# Rotating Region Geometric Considerations

The Autodesk Simulation CFD rotating machinery capability analyzes rotating devices using a locally rotating frame of reference. This region completely surrounds a rotating object, and is called the rotating region.

Areas in the model that are not rotating are analyzed in a static (absolute) frame of reference. These regions are called static regions. (Fluid in a static region can move, but the volume itself does not.)

The following are geometric considerations for setting up rotating analyses:

• Each rotating object must be completely immersed in a rotating region. Rotating regions rotate using their own relative rotating frame of reference.
• The mesh that is generated in a rotating region will physically rotate with the parts that are immersed.
• Immersed parts can be modeled as voids or as solid within the rotating region. Solid objects in a rotating region rotate at the same speed as the rotating region.
• The interface between a rotating and a static region is called the periphery zone. Within the periphery zone, the outer element faces of the rotating region slide along the neighboring element faces of the static region.
• The size and shape of a rotating region should correspond (loosely) to that of the rotating device. Rotating regions are usually fairly simple cylindrical shapes. This allows the element faces on both sides of the periphery zone to match.
• The rotating region should extend to roughly half-way between the outer blade tips and the closest point of the surrounding non-rotating wall.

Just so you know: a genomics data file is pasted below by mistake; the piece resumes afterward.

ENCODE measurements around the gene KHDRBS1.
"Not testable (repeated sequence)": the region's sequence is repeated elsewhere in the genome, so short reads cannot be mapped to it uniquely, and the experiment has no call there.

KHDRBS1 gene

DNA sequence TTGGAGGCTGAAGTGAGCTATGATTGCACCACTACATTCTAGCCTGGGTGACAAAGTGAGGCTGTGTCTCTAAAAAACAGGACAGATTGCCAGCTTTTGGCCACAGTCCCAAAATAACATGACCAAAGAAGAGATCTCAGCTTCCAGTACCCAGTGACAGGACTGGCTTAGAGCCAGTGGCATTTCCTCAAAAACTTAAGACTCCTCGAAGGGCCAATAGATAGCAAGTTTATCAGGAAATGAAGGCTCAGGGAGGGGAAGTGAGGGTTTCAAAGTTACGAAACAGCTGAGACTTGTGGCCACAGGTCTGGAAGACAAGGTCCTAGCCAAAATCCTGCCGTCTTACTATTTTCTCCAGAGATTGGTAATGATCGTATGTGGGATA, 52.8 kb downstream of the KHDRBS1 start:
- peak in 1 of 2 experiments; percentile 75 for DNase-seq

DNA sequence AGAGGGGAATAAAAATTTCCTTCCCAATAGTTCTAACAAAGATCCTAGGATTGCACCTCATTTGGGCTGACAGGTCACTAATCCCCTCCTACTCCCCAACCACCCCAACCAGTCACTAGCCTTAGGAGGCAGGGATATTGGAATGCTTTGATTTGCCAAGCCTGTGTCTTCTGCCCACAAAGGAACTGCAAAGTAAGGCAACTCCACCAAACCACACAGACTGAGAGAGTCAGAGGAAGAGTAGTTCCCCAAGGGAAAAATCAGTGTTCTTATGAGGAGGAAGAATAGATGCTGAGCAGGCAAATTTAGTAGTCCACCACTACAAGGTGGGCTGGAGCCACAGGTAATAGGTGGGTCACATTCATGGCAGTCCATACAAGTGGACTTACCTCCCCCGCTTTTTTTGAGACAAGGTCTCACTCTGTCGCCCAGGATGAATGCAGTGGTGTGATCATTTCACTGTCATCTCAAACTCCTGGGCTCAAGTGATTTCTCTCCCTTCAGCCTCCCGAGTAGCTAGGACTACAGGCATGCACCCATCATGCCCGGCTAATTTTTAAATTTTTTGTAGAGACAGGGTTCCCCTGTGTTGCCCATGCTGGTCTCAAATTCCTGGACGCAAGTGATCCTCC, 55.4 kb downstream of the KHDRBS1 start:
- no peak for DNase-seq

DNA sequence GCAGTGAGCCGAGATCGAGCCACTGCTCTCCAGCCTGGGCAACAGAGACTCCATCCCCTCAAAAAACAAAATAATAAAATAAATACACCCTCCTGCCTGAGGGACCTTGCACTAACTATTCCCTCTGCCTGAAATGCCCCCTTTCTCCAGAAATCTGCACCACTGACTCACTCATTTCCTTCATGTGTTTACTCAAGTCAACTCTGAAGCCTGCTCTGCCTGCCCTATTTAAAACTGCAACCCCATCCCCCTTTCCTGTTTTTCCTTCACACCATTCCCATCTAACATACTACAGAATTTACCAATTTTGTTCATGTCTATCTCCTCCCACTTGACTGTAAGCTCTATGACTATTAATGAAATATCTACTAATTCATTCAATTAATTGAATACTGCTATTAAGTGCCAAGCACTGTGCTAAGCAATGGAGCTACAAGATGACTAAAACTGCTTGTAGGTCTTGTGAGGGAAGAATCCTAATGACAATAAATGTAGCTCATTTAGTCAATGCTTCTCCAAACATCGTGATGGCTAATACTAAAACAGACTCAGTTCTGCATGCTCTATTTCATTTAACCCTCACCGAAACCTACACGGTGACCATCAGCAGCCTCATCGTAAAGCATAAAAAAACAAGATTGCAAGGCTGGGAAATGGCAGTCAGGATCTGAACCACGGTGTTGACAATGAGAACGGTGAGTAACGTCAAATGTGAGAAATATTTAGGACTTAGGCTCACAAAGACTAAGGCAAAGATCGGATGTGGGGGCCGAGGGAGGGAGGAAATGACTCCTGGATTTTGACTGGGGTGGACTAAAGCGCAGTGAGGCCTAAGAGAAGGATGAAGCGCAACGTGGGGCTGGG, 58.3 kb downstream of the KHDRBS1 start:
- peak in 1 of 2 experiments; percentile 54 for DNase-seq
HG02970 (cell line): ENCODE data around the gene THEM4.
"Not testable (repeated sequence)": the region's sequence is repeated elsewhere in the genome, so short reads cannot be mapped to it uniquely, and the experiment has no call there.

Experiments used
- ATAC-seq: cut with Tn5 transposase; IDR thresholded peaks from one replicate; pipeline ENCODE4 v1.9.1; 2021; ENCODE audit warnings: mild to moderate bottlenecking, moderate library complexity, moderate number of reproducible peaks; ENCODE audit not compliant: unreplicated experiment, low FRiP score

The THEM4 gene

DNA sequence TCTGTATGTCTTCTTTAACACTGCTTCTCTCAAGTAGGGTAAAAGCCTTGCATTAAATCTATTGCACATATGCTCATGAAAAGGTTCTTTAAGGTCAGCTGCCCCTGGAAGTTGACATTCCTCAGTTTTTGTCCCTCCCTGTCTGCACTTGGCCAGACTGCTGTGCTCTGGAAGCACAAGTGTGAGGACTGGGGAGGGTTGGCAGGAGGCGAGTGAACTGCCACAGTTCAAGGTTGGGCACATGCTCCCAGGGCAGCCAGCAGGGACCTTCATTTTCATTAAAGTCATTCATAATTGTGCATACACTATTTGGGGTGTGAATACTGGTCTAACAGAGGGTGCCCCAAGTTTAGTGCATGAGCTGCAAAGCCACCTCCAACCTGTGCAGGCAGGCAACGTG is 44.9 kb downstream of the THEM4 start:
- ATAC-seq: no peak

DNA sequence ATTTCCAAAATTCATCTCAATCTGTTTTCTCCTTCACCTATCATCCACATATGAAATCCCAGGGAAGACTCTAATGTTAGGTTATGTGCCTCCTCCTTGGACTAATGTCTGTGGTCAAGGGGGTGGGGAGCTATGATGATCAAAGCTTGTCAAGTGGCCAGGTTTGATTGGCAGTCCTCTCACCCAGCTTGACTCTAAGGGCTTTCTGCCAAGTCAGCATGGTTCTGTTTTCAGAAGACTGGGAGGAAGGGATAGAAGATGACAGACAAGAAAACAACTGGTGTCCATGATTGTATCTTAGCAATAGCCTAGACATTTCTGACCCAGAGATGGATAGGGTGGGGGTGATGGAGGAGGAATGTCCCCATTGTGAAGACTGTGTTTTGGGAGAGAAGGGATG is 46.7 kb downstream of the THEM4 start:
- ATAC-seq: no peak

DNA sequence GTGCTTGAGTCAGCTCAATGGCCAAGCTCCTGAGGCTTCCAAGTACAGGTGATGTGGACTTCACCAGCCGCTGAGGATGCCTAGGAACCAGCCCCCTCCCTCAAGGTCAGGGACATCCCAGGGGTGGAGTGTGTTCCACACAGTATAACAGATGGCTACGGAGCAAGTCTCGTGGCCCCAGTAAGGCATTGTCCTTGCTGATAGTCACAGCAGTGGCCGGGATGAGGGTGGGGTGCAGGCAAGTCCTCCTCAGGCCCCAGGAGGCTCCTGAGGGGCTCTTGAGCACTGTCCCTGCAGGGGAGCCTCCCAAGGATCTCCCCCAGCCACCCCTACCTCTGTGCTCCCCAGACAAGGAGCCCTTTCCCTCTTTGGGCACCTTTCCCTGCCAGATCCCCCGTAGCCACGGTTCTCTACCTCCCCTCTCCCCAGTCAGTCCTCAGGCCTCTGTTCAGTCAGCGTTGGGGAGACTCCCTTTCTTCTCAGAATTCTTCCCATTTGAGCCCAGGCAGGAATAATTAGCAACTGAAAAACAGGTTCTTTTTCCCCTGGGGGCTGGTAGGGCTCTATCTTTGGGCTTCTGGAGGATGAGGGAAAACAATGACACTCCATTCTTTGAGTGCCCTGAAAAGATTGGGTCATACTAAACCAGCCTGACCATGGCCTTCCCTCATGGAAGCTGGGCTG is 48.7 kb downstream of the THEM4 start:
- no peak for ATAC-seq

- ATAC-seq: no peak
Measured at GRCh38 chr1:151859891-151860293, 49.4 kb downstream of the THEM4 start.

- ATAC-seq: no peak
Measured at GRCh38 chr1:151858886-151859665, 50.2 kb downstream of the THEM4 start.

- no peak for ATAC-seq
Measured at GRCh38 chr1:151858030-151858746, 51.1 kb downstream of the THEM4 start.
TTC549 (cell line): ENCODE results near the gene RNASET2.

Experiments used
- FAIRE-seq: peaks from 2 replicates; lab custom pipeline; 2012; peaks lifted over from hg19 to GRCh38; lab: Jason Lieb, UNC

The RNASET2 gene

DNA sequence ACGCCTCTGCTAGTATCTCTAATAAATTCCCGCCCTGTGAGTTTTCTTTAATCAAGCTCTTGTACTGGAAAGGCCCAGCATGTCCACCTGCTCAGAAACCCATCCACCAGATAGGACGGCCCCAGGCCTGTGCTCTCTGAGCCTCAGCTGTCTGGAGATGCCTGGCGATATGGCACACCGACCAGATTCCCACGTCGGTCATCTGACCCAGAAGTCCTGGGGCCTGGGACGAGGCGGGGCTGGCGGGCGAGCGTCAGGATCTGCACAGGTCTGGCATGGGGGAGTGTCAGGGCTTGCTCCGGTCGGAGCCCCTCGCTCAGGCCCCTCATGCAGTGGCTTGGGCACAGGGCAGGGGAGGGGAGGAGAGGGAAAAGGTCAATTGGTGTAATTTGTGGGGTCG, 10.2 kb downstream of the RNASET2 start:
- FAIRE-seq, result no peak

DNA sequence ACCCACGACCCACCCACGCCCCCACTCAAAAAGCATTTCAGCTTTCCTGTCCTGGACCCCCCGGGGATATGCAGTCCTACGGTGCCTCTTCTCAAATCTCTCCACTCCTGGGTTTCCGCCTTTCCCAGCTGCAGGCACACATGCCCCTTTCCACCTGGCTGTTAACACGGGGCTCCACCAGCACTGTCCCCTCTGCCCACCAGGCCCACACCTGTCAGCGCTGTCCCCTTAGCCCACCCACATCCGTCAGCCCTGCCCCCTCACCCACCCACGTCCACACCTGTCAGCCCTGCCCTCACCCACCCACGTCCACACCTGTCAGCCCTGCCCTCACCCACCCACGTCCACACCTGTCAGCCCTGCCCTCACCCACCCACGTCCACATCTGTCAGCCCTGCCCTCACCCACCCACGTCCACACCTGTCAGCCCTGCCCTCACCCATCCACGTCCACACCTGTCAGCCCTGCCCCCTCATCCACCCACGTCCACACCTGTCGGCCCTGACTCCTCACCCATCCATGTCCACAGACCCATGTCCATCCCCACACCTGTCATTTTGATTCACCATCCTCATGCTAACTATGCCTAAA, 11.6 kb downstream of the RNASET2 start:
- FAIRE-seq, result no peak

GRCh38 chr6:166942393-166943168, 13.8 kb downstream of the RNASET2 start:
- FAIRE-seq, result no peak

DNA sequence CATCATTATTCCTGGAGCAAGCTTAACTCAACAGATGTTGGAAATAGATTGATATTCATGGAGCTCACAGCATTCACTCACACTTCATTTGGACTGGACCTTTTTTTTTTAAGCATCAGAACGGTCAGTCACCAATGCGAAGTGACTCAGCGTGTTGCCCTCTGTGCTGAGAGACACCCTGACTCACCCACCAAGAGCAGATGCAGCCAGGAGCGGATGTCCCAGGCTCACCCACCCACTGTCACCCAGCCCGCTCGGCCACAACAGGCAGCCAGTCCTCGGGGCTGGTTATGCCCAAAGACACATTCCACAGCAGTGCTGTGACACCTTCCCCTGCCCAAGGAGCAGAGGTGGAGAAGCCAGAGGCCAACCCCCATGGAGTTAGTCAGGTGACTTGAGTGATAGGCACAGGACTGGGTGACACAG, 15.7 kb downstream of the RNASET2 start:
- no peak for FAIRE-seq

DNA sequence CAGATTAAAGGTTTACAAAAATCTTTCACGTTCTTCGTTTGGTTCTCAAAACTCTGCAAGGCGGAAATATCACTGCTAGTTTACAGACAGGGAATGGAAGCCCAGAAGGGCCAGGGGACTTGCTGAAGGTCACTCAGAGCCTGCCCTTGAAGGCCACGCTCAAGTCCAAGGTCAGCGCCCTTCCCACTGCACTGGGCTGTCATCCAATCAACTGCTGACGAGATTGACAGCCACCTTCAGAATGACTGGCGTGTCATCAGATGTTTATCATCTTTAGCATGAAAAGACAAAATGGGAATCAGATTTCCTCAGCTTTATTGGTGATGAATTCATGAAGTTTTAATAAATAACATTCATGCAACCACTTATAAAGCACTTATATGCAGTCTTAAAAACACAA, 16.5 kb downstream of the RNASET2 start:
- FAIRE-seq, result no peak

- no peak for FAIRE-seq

• Do not apply any boundary conditions to the periphery zone. Care should be exercised when constructing fluid geometry so this is not necessary.
• Rotating regions must not overlap. Devices with interfering rotors such as gear pumps cannot be modeled with the rotating machinery capability because their rotating regions overlap. Instead, use angular motion.
• A rotating region cannot directly contact a non-rotating solid region, even if the solid is not inside of the rotating region. An example is a solid annulus surrounding the outside of rotating region. The result is that the solid annulus (which is supposed to be static) will rotate.
• Objects within a rotating region that have a uniform cross-section that satisfy the requirements for mesh extrusion can be extruded. The mesh inside of the rotating region, however, cannot be extruded.

The following graphics illustrate these principals:

• If the blade tip clearance is extremely small (as is the case when there are tight seals), the surrounding static region can be eliminated. An example is shown:

• A rotating region must not be in direct contact with a solid region. The outer edge of the rotating region must either be a fluid or an exterior boundary.